In the annals of fall movie previews, never has the phrase “dates subject to change” felt quite so obvious, or so fraught.
Contract negotiations between studios and the Screen Actors Guild and the Writers Guild of America remain, at press time, at an impasse and the strikes continue.
Meantime, let’s scan the ledger for some prospects already in the bag and ready for screens near you.
Our list for fall, in order of their release in theaters. Dates subject to change.
1. “A Haunting in Venice” (Sept. 15): Kenneth Branagh returns as Hercule Poirot, and returns to the director’s chair, in this freely adapted version of a late and lesser-known Agatha Christie joint, “Hallowe’en Party.” The cast this time includes Tina Fey, Michelle Yeoh, Jamie Dornan and Kelly Reilly (“Yellowstone”).
2. “The Creator” (Sept. 29): In the future, humans go to war against AI and it’s up to John David Washington to find and eliminate the Creator before the Creator has its way with the entirety of the human race. Director Gareth Edwards has made three good movies in a row: “Monsters,” “Godzilla” and “Rogue One.” Let’s go for the grand slam.
3. “Killers of the Flower Moon” (Oct. 20): In 1920s Oklahoma, a wealth of oil underneath the Osage nation’s government-imposed reservation land seeps into a true crime tale of murder, greed and corrosive American values in Martin Scorsese’s adaptation of the excellent David Grann nonfiction bestseller. Leonardo DiCaprio, Lily Gladstone, Robert De Niro and Jesse Plemons take the lead.
4. “Priscilla” (Oct. 27): Writer-director Sofia Coppola adapts Priscilla Presley’s memoir “Elvis and Me” for what may turn out to be the biopic of the season, as well as the latest proof of Coppola’s singular filmmaking strengths. Cailee Spaeny and Jacob Elordi star as Priscilla and Elvis; the film made its world premiere recently at the Venice International Film Festival.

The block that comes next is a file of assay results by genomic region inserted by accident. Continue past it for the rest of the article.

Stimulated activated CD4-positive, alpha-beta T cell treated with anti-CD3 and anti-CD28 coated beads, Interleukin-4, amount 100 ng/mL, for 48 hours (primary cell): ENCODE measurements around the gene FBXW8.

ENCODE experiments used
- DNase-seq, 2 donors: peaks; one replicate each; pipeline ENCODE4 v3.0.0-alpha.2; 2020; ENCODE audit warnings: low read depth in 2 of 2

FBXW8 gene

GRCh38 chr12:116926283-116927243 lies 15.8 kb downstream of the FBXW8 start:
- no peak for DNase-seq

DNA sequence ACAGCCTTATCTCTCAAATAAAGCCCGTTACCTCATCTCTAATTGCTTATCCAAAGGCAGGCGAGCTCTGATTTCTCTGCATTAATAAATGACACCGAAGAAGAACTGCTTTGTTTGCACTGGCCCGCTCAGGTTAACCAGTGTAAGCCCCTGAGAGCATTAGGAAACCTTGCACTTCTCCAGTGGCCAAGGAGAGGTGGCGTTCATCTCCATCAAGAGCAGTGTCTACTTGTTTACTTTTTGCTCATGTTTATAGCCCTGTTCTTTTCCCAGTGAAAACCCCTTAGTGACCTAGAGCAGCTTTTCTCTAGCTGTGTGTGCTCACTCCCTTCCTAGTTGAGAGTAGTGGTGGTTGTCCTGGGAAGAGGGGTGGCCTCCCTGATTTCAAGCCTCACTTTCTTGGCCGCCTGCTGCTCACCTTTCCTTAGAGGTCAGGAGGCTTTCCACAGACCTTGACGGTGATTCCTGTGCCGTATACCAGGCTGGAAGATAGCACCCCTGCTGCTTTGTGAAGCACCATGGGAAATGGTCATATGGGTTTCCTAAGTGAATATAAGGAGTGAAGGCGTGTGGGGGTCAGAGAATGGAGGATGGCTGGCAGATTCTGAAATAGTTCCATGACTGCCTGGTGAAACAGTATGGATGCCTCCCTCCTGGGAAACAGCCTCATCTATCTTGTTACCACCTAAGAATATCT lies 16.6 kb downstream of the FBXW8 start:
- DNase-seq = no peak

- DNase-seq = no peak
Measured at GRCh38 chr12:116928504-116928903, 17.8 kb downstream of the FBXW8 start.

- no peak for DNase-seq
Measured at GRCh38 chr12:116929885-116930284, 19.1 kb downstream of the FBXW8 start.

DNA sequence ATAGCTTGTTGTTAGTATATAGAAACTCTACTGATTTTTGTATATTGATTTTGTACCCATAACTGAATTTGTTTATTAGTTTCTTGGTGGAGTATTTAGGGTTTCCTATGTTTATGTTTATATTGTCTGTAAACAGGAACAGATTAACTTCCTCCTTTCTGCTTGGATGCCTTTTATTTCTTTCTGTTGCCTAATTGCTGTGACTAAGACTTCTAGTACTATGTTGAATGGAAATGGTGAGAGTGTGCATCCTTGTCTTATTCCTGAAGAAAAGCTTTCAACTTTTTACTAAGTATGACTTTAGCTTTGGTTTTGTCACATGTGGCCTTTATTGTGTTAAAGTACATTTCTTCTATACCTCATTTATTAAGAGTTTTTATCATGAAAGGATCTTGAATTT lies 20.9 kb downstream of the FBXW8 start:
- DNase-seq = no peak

5. “The Holdovers” (Oct. 27 in New York and Los Angeles, Nov. 10 wide release): Paul Giamatti plays an imperious prep school instructor charged with overseeing a collection of outcasts over the school holiday. The director is Alexander Payne, who worked so well with Giamatti in “Sideways.” Here’s hoping this one’s the right kind of intelligent, witty and heartwarming throwback to the epoch before Marvel.
6. “The Marvels” (Nov. 10): Speaking of Marvel … Brie Larson returns as Captain Marvel/Carol Danvers in the MCU’s follow-up to the 2019 “Captain Marvel.” Expect wormholes, Kree problems and, fingers crossed, a show of directorial personality from the talented director Nia DaCosta. Teyonah Parris, Lashana Lynch and Iman Vellani co-star.
7. “The Hunger Games: The Ballad of Songbirds & Snakes” (Nov. 17): What was Panem like 64 years before the messed-up reality series of a dystopia we knew and love/hated in the “Hunger Games” movies? Well, they were Suzanne Collins books before they were movies, and here’s the first of the prequel adaptations. The cast includes Viola Davis, which is a very good start.
8. “Napoleon” (Nov. 22): At his best, Ridley Scott is the reigning king of old school/new school Hollywood classicism, and this long-awaited portrayal of the keen military strategist and greedy acquirer of other people’s territory should provide Joaquin Phoenix a fine and juicy role. Or will it be his Waterloo? The movies haven’t had much luck with this Bonaparte fella. Time for a streak-breaker.
9. “Maestro” (Nov. 22): This Netflix biopic, streaming just soon enough after its theatrical release to prevent anything like actual crowds in actual theaters, stars Bradley Cooper and a controversial prosthetic nose in the role of composer and conductor Leonard Bernstein. Carey Mulligan co-stars as Felicia Montealegre, who married Bernstein in 1951. Their lives together, and apart, were defined largely by Bernstein’s bisexuality.
10. “Wish” (Nov. 22): Ariana DeBose is the voice, speaking and singing, of Asha, the 17-year-old whose wish upon a star is so irresistible, it calls forth a doozy. She’ll need it to deal with the sinister King Magnifico (voice by Chris Pine) in Disney’s new animated feature. “A century in the making,” is how Disney’s selling its latest screen princess.